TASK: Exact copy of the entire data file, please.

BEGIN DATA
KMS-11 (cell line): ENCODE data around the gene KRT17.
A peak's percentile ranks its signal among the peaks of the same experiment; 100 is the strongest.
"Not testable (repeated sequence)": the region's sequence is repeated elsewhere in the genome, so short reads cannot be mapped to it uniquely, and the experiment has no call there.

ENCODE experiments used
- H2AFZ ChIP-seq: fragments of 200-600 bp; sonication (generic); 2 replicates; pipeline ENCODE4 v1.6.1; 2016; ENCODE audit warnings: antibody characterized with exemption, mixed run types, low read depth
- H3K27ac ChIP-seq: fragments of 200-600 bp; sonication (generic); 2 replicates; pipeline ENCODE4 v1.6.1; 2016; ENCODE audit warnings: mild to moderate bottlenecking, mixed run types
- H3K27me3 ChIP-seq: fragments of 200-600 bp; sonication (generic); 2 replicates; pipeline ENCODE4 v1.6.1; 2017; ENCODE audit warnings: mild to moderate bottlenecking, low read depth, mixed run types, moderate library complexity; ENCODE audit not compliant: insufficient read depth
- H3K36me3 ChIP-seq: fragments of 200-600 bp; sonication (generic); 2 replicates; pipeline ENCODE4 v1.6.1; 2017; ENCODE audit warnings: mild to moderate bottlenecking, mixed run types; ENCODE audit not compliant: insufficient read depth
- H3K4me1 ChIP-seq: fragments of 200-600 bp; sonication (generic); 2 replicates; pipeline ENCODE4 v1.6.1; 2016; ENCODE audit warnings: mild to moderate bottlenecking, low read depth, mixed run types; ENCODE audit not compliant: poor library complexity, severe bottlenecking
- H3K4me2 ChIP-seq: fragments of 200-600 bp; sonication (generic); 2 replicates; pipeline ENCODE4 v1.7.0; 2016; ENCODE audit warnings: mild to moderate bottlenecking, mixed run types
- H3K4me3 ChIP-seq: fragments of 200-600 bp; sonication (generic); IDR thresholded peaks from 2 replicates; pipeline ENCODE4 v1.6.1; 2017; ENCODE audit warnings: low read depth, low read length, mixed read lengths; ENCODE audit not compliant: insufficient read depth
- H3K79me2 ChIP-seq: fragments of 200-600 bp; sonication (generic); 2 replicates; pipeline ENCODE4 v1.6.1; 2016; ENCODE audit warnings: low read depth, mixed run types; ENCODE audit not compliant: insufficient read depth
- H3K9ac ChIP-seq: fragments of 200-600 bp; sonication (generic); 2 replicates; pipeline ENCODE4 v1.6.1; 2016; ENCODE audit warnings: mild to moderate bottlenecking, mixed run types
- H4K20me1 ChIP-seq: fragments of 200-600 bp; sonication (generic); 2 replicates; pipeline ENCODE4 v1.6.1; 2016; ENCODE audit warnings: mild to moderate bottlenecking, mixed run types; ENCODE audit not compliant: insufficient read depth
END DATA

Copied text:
KMS-11 (cell line): ENCODE data around the gene KRT17.
A peak's percentile ranks its signal among the peaks of the same experiment; 100 is the strongest.
"Not testable (repeated sequence)": the region's sequence is repeated elsewhere in the genome, so short reads cannot be mapped to it uniquely, and the experiment has no call there.

ENCODE experiments used
- H2AFZ ChIP-seq: fragments of 200-600 bp; sonication (generic); 2 replicates; pipeline ENCODE4 v1.6.1; 2016; ENCODE audit warnings: antibody characterized with exemption, mixed run types, low read depth
- H3K27ac ChIP-seq: fragments of 200-600 bp; sonication (generic); 2 replicates; pipeline ENCODE4 v1.6.1; 2016; ENCODE audit warnings: mild to moderate bottlenecking, mixed run types
- H3K27me3 ChIP-seq: fragments of 200-600 bp; sonication (generic); 2 replicates; pipeline ENCODE4 v1.6.1; 2017; ENCODE audit warnings: mild to moderate bottlenecking, low read depth, mixed run types, moderate library complexity; ENCODE audit not compliant: insufficient read depth
- H3K36me3 ChIP-seq: fragments of 200-600 bp; sonication (generic); 2 replicates; pipeline ENCODE4 v1.6.1; 2017; ENCODE audit warnings: mild to moderate bottlenecking, mixed run types; ENCODE audit not compliant: insufficient read depth
- H3K4me1 ChIP-seq: fragments of 200-600 bp; sonication (generic); 2 replicates; pipeline ENCODE4 v1.6.1; 2016; ENCODE audit warnings: mild to moderate bottlenecking, low read depth, mixed run types; ENCODE audit not compliant: poor library complexity, severe bottlenecking
- H3K4me2 ChIP-seq: fragments of 200-600 bp; sonication (generic); 2 replicates; pipeline ENCODE4 v1.7.0; 2016; ENCODE audit warnings: mild to moderate bottlenecking, mixed run types
- H3K4me3 ChIP-seq: fragments of 200-600 bp; sonication (generic); IDR thresholded peaks from 2 replicates; pipeline ENCODE4 v1.6.1; 2017; ENCODE audit warnings: low read depth, low read length, mixed read lengths; ENCODE audit not compliant: insufficient read depth
- H3K79me2 ChIP-seq: fragments of 200-600 bp; sonication (generic); 2 replicates; pipeline ENCODE4 v1.6.1; 2016; ENCODE audit warnings: low read depth, mixed run types; ENCODE audit not compliant: insufficient read depth
- H3K9ac ChIP-seq: fragments of 200-600 bp; sonication (generic); 2 replicates; pipeline ENCODE4 v1.6.1; 2016; ENCODE audit warnings: mild to moderate bottlenecking, mixed run types
- H4K20me1 ChIP-seq: fragments of 200-600 bp; sonication (generic); 2 replicates; pipeline ENCODE4 v1.6.1; 2016; ENCODE audit warnings: mild to moderate bottlenecking, mixed run types; ENCODE audit not compliant: insufficient read depth